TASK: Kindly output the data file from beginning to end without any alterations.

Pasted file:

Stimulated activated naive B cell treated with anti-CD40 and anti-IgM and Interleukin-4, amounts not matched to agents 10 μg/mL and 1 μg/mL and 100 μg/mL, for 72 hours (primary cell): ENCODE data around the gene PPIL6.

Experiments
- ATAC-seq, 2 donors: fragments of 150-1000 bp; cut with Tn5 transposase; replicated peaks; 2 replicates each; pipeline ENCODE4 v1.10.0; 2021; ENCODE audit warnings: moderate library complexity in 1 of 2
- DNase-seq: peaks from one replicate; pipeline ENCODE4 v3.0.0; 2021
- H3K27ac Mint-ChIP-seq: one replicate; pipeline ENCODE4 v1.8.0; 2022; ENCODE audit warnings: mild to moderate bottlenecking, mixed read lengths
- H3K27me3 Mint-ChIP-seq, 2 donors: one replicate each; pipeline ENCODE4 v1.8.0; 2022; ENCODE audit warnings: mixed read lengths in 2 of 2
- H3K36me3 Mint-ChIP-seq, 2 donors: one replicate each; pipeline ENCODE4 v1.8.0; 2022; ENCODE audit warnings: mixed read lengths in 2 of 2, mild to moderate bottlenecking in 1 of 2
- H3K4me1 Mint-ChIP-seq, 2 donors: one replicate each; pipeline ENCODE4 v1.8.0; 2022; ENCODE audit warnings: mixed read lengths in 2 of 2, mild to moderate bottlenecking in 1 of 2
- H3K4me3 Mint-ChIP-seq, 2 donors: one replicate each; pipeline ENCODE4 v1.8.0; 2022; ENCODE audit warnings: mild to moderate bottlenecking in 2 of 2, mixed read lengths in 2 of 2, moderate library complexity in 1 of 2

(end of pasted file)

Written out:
Stimulated activated naive B cell treated with anti-CD40 and anti-IgM and Interleukin-4, amounts not matched to agents 10 μg/mL and 1 μg/mL and 100 μg/mL, for 72 hours (primary cell): ENCODE data around the gene PPIL6.

Experiments
- ATAC-seq, 2 donors: fragments of 150-1000 bp; cut with Tn5 transposase; replicated peaks; 2 replicates each; pipeline ENCODE4 v1.10.0; 2021; ENCODE audit warnings: moderate library complexity in 1 of 2
- DNase-seq: peaks from one replicate; pipeline ENCODE4 v3.0.0; 2021
- H3K27ac Mint-ChIP-seq: one replicate; pipeline ENCODE4 v1.8.0; 2022; ENCODE audit warnings: mild to moderate bottlenecking, mixed read lengths
- H3K27me3 Mint-ChIP-seq, 2 donors: one replicate each; pipeline ENCODE4 v1.8.0; 2022; ENCODE audit warnings: mixed read lengths in 2 of 2
- H3K36me3 Mint-ChIP-seq, 2 donors: one replicate each; pipeline ENCODE4 v1.8.0; 2022; ENCODE audit warnings: mixed read lengths in 2 of 2, mild to moderate bottlenecking in 1 of 2
- H3K4me1 Mint-ChIP-seq, 2 donors: one replicate each; pipeline ENCODE4 v1.8.0; 2022; ENCODE audit warnings: mixed read lengths in 2 of 2, mild to moderate bottlenecking in 1 of 2
- H3K4me3 Mint-ChIP-seq, 2 donors: one replicate each; pipeline ENCODE4 v1.8.0; 2022; ENCODE audit warnings: mild to moderate bottlenecking in 2 of 2, mixed read lengths in 2 of 2, moderate library complexity in 1 of 2